Sandy & Mae, late 1940’s
“Catch me if I fall,” the child trills from the limb of the cherry tree.
“I’m right here,” replies the father. “I’ll catch you.”
“Catch me if I fall” – that universal prayer to the father who will be always be there under the tree we are climbing, in the car we are driving, in the race we are swimming. And while we thrill to the excitement of independence and self-determination, we are, at the same time, afraid we may go too high, too far, too fast. Catch me! It is this request that lies inherent in all of our prayers as we ask the father to be there as we climb the cherry trees of our relationships, our careers, our ambitions. We ask him to be our safety net, for with this security beneath us we can dare to be brave.
He was nine years old and part of the Italian immigration that arrived in America at the turn of the 20th century. He and his older brother, Dominic, and his younger brother, Louie, arrived with their parents in 1912 and went directly from Ellis Island in New York to a small western Pennsylvania town where other friends and relatives had settled. The family rented an apartment above a bar in the lower end of town where all of the other Italian families lived.
Of the three brothers, Dominic, the oldest, was the most ambitious. He would eventually end up with the largest house in the better section of the town and outlive his two brothers. Louie, the youngest, had striking Italian good looks, and was the most out-going and charming of the trio. He had a quick wit, a ready laugh and a kind heart. He drank more than he should have, lost money playing cards and never amounted to much but everybody liked him.
The second son was named Sante, nicknamed Sandy, and he had neither Louie’s good looks and bon vivant indifference to fate nor his older brother’s canniness and drive. He was the middle of the three brothers and this middle position seemed to color his appearance too, for everything about him was medium – his height, his weight, the color of his brown hair and eyes. Only the space between his two front teeth was unusual and in later years, these teeth would be lost one by one and it would be the jack-o-lantern smile that would be remembered.
He had little patience and a short temper that would be dramatically lost upon occasion accompanied by much door-slamming, Italian swearing and arm waving. He smoked long, skinny black Italian stogies and on the Sunday afternoon drives he took with his family in the car the air would be thick with acrid smoke.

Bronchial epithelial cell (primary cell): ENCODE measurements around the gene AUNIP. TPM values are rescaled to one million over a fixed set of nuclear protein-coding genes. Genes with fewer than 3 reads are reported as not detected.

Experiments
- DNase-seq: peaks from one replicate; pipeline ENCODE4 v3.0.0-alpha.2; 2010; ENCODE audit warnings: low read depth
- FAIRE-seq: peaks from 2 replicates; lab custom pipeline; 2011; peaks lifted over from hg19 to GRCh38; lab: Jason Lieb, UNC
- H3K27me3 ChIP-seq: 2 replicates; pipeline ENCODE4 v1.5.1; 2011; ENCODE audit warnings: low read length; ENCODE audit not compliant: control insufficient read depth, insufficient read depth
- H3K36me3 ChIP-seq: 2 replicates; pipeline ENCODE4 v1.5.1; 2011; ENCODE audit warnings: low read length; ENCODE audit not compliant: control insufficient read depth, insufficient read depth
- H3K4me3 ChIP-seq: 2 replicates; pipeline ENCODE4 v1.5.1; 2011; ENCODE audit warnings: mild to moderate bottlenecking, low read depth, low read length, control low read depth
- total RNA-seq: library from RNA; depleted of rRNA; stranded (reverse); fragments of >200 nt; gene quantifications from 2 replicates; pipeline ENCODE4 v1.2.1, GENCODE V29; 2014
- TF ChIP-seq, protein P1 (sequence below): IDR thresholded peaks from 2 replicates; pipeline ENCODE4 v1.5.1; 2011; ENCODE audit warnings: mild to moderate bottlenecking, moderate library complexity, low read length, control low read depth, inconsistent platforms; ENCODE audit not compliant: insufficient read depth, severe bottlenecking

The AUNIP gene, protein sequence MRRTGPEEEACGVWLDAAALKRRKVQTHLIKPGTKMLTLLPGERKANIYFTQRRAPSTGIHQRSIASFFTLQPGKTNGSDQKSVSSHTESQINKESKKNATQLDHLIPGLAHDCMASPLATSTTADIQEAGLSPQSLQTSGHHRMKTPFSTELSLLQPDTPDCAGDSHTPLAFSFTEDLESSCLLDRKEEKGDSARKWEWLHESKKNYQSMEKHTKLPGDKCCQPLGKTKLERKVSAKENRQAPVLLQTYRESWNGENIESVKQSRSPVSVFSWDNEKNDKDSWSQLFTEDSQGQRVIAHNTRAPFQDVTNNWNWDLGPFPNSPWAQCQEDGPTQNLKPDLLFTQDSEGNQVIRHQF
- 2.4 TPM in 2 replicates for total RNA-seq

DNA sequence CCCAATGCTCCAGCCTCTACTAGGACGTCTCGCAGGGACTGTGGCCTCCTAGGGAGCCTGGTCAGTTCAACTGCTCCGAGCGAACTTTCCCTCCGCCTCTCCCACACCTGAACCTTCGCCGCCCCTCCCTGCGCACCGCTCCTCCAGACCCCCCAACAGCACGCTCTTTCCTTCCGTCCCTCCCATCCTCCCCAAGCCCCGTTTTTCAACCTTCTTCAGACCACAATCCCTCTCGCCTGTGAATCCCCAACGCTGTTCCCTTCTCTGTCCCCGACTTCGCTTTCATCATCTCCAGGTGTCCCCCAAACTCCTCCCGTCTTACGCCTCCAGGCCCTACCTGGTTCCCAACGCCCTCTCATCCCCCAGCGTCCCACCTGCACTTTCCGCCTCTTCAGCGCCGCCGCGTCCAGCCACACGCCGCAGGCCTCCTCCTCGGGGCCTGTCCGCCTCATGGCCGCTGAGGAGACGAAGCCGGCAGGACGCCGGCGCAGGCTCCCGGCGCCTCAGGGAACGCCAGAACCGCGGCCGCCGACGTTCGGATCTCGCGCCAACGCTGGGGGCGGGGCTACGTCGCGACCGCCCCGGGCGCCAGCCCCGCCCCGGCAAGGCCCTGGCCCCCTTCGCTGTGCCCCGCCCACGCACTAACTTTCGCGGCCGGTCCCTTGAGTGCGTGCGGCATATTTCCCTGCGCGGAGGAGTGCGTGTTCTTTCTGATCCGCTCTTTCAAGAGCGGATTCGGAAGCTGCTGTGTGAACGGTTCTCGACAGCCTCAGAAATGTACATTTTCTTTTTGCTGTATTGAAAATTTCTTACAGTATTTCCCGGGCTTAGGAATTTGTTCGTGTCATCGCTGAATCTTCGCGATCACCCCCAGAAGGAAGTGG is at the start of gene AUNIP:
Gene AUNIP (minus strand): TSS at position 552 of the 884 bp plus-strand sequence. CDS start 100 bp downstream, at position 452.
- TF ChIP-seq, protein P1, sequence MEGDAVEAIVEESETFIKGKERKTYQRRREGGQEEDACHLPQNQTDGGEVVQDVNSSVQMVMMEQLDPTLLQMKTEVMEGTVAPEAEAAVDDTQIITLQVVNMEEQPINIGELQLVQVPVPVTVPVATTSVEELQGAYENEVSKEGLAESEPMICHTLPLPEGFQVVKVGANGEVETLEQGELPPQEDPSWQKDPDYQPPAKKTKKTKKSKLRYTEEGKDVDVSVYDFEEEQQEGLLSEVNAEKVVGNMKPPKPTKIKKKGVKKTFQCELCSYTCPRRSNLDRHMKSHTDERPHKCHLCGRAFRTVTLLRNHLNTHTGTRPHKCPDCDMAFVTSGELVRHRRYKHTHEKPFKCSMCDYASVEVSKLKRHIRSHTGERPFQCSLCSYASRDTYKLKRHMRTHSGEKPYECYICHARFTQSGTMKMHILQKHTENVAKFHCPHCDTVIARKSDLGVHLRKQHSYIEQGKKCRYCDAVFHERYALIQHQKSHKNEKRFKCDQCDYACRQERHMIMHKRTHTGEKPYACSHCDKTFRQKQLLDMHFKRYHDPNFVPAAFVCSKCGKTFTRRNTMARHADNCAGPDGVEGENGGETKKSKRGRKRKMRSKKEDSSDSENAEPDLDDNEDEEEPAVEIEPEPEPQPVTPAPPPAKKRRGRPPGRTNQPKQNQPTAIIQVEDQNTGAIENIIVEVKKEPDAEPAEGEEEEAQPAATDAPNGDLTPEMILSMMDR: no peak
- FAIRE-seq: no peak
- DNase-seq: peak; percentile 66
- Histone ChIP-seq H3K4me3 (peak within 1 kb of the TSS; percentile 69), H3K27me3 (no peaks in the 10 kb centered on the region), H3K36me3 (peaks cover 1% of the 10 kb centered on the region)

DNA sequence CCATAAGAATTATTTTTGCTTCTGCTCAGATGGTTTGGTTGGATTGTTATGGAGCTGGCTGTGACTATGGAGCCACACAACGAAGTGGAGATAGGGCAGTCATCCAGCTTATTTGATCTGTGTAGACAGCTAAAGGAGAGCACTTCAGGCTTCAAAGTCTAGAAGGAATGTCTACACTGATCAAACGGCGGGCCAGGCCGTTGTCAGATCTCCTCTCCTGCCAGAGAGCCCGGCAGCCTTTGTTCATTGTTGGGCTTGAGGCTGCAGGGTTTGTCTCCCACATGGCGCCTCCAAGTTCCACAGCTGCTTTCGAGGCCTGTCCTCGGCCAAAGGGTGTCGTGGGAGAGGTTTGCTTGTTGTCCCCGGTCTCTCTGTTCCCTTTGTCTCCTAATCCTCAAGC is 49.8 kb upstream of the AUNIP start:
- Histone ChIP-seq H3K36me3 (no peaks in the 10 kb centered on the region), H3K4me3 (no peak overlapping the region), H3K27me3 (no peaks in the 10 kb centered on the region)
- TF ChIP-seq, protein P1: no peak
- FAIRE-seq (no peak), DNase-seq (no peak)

Leaving school after the third grade, he completed his education at the local steel mill and foundry which was named Shenango, an Indian name for the river that ran through the long valley. His lack of a diploma seemed not to interfere with his life for his ambitions were not high. He could do enough math to watch his money and could read well enough to follow the sports in the newspaper every day.
Sports were his great love. His favorite game was baseball and his team was the New York Yankees. But they were far away in New York and he in Pennsylvania so he concentrated his energy on the local high school teams and would follow them to out-of-town games. One year, when the local high school won the state championship in their class, he took the whole team out to a local restaurant for a celebration dinner.
Along with team sports, he loved to hunt and fish and every year he was part of the fall exodus to the mountains where he would try his skill at rabbit and deer hunting. He kept a few hunting dogs over the years but did not seem to have any affection for them, treating them with a careless indifference that edged on cruelty.
More than anything, Sante wanted a son. But he was infertile and believed he was less of a man for it. Because he yearned to have a boy to share his love of sports, he became a big brother to some of the youngsters who were kept at George Junior Republic, a county institution that cared for boys who were delinquent, orphaned or from broken homes. And over the years, these big, gangly boys from across the state would be taken to games, taken hunting and fishing and when they were old enough introduced to the fellows at the neighborhood bars.